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Integrity Director Anthony Ellis and Conflict Specialist James Khalil visited Cairo last week in order to talk to local partners and identify a team of independent consultants. With events progressing very rapidly in the aftermath of the revolution there is a substantial demand for population research with a focus upon security, politics and socio-economic development. This proved to be a very fruitful visit, and we would like to thank all of the people who took time out from their schedules to meet with us and share their perspectives on the research environment.
The Association of Media Development of South Sudan (AMDISS) is getting ready for independence. AMDISS is preparing to re-open its media centre and welcome the local and international press in time for July 9 when South Sudan becomes independent from the north. Integrity is working with AMDISS and donor Norwegian People's Aid to get the centre up and running again after a period of hiatus. In addition to the media centre, AMDISS is playing a crucial role in advocating for free and fair press laws in this newly-independent nation.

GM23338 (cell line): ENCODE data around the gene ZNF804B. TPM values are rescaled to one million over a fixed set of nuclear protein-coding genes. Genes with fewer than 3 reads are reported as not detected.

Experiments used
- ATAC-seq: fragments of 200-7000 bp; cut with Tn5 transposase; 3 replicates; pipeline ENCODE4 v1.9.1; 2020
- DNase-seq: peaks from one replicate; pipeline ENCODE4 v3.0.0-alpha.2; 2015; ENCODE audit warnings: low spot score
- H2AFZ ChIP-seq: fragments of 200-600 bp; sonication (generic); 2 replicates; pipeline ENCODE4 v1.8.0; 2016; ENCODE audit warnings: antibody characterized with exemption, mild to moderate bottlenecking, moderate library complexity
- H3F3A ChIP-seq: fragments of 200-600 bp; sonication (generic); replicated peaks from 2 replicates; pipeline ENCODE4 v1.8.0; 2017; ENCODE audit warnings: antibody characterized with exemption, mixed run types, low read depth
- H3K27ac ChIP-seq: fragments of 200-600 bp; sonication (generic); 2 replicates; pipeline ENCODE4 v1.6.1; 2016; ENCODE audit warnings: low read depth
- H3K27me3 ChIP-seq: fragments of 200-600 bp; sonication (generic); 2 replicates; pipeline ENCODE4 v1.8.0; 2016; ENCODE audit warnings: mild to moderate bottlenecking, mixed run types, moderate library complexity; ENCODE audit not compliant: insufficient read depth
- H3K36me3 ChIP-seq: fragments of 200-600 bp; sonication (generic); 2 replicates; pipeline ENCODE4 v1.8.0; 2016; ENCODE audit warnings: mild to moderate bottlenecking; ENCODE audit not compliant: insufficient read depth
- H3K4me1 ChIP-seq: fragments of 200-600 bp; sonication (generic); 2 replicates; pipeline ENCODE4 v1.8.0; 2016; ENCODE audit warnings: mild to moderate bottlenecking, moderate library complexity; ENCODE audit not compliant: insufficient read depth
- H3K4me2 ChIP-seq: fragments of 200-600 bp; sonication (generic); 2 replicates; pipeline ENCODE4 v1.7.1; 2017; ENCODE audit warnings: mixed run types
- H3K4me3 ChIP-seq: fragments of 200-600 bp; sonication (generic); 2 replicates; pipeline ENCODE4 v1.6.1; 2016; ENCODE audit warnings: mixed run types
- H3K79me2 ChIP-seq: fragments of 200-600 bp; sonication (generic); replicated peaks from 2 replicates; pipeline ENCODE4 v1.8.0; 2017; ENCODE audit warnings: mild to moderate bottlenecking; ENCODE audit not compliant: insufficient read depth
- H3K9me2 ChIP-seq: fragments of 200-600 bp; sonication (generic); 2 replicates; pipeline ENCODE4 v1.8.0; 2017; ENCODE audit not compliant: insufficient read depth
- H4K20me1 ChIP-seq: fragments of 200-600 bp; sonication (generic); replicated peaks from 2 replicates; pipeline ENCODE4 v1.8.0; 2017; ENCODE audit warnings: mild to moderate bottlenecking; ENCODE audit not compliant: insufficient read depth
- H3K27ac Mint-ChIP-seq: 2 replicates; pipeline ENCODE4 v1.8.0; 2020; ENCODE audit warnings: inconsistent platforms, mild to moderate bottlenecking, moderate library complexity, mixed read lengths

Integrity Research and Consultancy was commissioned by Cordaid in May 2011 to undertake a feasibility assessment for the development of a research-training programme in South Sudan. Marc Buchner, our Head of Office, and Augustino Ting, one of our local consultants and himself a PhD candidate in demography, started with a gap analysis assessing the specific needs and appetite for the development of a research training programme.
They began with a review of the existing research sources and capability in place, and then conducted a supplementary survey in order to identify current needs and the appetite for support from stakeholders conducting and requiring research and research training in South Sudan. On establishing those needs the study had a secondary goal of establishing what such a programme would be like, and how it might be implemented. The study sought to arrive at practicable recommendations to solve key institutional problems affecting progress in this area.
A mixed quantitative and qualitative methodology was employed to gain coverage of general trends across the research-training environment and understand more specific challenges and impressions of the individual departments, organisations and individuals interviewed. Interviews were undertaken with a large sample of representatives from relevant government ministries, departments, commissions and other key stakeholders, including members of the international community.